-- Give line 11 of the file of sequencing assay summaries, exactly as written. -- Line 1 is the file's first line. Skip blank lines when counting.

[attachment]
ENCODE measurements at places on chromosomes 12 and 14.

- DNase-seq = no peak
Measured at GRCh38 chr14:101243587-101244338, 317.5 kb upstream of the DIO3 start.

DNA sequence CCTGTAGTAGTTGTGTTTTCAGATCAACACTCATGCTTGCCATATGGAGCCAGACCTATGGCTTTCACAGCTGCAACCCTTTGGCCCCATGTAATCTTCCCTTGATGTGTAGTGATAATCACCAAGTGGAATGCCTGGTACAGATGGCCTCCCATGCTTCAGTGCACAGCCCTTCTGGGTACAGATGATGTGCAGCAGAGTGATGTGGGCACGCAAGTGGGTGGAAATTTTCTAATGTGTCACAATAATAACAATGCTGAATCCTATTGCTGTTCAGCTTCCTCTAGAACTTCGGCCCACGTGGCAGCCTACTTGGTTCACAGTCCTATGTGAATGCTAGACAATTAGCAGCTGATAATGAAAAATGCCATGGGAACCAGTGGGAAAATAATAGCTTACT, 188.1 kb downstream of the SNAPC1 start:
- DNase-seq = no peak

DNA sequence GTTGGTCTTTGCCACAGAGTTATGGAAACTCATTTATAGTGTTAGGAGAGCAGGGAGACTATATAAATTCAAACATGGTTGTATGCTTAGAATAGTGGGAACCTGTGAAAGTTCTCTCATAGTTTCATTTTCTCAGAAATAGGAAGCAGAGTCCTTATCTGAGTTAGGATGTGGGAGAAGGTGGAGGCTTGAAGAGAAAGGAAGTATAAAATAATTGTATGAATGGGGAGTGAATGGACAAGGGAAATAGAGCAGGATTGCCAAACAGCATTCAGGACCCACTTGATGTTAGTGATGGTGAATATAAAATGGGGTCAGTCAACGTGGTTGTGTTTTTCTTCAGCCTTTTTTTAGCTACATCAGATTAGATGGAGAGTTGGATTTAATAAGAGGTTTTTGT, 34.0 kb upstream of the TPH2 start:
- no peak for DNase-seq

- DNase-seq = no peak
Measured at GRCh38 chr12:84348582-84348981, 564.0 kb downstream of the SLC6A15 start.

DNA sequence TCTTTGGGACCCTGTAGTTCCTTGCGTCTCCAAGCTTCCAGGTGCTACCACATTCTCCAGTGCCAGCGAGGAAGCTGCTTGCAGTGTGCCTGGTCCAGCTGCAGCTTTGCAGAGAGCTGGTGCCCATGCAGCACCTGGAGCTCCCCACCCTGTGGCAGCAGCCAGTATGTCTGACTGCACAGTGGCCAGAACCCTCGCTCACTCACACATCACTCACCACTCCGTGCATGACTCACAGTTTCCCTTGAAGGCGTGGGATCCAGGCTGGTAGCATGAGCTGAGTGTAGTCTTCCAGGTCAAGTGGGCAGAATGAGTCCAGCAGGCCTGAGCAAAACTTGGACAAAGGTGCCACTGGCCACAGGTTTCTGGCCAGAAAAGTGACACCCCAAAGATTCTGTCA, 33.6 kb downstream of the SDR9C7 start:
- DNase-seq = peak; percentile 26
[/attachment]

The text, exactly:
- DNase-seq = peak; percentile 26